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L.A. Beat

Galt exhibit ‘Decoding E-money’ explores the evolution of payment systems

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If you are curious about cryptocurrencies like bitcoin, then a new traveling exhibit opening at the Galt Museum will tell you everything you want to know and more.

“De-coding E-money” opens at the The Galt Museum on Saturday, Sept. 22 and runs until Jan. 6.

Aimee Benoit plays a find the bitcoin game which is part of the Galt museum's Decoding E-Money exhibit. photo by Richard Amery
The interactive, bilingual exhibit on loan from the Bank of Canada Museum features several interactive exhibits. One shows the path different types money (including cash, cheques, credit cards, debit cards and bitcoin) takes from your pocket to the merchant.

Another shows the history of different forms of money including early band notes, bank drafts, coins and even a wooden strip used during the heyday of the fur trade. There is a quiz of your knowledge of money and another exhibit dedicated to cryptocurrency, featuring a video game  involving spotting the cryptocurrency.

There is also an interactive display about the history of different forms of payment through the years.

“ We’re really excited about this exhibit and all of the interactive displays,” said Galt Museum marketing and communications officer Graham Ruttan.
“I’m impressed with it. We’re privileged to be able to bring it here,” he continued.

“It was created by the Bank of Canada and deals with the history of different payment methods over the past 200 years, right up to  digital currency and the future,” summarized curator Aimee Benoit.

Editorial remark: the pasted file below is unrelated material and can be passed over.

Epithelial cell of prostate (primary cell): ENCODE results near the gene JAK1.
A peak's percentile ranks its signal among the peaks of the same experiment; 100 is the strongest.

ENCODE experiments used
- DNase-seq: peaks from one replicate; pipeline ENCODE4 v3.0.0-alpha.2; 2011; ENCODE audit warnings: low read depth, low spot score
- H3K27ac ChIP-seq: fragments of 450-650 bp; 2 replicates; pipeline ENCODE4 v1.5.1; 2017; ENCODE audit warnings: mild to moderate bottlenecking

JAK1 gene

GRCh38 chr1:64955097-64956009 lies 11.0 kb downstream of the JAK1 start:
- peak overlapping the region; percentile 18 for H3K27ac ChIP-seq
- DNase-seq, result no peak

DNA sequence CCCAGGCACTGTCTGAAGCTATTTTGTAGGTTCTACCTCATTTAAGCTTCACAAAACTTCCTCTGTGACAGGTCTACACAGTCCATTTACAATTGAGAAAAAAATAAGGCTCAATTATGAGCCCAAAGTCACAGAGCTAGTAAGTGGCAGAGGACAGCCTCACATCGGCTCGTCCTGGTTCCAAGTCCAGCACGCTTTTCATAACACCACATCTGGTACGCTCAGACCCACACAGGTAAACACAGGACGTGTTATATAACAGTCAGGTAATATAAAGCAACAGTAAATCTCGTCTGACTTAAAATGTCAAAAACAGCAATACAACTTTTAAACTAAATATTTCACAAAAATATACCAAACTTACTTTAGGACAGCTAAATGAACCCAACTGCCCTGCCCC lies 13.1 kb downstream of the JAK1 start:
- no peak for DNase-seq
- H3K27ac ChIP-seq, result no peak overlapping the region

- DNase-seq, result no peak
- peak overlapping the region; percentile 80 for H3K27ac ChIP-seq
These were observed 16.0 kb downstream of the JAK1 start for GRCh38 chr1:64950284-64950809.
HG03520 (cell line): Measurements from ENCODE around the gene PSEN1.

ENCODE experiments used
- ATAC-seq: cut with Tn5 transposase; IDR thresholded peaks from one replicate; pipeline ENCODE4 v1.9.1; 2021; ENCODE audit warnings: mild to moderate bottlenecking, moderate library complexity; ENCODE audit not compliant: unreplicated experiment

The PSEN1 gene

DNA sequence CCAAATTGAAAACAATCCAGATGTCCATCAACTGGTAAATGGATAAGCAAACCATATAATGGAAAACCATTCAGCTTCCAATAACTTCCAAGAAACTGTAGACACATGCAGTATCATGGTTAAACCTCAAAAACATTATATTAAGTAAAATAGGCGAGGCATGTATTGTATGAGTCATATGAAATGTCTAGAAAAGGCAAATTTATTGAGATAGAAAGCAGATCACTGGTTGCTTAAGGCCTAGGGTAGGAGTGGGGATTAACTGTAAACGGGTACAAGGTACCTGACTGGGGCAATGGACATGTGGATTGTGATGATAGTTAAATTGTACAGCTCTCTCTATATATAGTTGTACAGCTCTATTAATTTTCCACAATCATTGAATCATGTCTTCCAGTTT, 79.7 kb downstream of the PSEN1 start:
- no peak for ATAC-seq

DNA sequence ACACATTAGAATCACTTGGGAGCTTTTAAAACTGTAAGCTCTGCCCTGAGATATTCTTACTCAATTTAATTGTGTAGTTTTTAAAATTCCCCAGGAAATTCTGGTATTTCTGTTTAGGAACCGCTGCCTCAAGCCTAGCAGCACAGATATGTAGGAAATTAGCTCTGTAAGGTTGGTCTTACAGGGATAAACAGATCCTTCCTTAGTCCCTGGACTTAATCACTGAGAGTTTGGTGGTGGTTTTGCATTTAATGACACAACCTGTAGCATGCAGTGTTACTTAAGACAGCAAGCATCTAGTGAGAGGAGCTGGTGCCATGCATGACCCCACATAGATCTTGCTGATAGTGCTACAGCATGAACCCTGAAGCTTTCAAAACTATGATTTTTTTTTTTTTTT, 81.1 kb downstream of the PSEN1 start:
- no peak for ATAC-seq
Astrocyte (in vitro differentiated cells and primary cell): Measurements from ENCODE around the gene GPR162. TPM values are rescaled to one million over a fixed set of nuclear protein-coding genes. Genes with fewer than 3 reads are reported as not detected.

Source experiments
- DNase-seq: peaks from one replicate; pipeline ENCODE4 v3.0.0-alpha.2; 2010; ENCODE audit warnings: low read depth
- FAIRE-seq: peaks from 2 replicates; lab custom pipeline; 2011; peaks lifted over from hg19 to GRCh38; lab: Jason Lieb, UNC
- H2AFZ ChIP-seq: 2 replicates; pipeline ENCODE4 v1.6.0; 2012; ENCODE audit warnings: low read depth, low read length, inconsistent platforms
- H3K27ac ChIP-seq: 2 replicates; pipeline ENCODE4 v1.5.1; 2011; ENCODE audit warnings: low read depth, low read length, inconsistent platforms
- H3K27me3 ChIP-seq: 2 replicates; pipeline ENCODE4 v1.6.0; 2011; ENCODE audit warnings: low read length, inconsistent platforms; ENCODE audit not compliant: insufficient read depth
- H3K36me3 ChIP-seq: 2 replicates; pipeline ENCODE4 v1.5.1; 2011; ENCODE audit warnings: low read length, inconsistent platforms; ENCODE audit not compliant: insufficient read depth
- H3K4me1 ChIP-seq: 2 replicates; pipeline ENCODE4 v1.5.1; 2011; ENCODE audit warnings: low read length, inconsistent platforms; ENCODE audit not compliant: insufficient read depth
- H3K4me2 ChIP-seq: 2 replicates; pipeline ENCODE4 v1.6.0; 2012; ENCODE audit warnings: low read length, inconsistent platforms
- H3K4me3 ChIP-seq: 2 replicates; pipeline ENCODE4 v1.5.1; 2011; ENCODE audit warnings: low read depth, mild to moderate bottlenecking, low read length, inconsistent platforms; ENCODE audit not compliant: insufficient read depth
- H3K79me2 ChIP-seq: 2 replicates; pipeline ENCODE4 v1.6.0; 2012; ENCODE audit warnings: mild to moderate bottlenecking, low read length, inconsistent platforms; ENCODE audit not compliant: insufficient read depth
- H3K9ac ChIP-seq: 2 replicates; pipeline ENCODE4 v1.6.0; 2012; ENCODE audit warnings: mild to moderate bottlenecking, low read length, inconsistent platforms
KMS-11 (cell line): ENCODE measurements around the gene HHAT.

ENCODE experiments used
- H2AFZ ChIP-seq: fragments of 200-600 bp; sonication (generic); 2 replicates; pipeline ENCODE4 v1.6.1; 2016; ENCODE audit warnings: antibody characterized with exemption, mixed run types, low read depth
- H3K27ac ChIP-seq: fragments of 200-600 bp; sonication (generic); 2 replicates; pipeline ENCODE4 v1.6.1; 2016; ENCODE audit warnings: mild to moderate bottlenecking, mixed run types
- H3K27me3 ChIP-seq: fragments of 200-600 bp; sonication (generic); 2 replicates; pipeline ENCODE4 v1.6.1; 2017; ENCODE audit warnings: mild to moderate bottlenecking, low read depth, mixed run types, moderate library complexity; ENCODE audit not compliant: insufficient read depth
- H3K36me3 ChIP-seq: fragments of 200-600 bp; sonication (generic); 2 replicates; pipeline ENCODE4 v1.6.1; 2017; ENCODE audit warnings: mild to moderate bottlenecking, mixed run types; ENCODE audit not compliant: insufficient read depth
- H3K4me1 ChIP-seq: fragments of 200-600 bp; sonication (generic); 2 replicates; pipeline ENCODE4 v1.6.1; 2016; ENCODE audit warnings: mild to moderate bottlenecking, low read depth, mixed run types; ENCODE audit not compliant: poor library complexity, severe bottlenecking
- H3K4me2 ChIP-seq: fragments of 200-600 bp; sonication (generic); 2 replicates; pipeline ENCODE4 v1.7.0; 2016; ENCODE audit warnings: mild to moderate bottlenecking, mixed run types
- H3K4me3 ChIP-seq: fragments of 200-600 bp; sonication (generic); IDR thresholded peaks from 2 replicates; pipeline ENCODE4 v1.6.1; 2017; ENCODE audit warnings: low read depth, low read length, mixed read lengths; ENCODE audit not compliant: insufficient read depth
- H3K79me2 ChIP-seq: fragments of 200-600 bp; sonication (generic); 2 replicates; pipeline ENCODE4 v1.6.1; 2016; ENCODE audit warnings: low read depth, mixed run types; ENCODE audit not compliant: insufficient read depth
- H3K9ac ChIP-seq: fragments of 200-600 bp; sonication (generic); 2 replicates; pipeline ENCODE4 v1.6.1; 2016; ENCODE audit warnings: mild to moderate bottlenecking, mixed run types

“There are a lot of colourful displays to engage people about what  digital currencies mean,” she said.

“Travelling exhibits like this one allow us to address topics we don’t have all the expertise to address on our own,” she said adding she learned a lot from the exhibit.

“ My favourite part of it is these old coins,”Benoit said, indicating one of  the displays including a doubloon, Gold Eagles, assorted bank notes and bank drafts, and foreign currency that was accepted in Canada’s early days, and even a replica of a Hudson’s Bay Tail Stick, which fur traders used to  give to First Nations in exchange for beaver hides, which they would in turn in in exchange for goods at the Hudson’s Bay fur trading forts.

An accompanying book gives additional details on the different kinds of currency.

After exploring all of they exhibits and videos, you can take a quiz about money. Up to four people can play simultaneously.

— By Richard Amery, L.A. beat Editor
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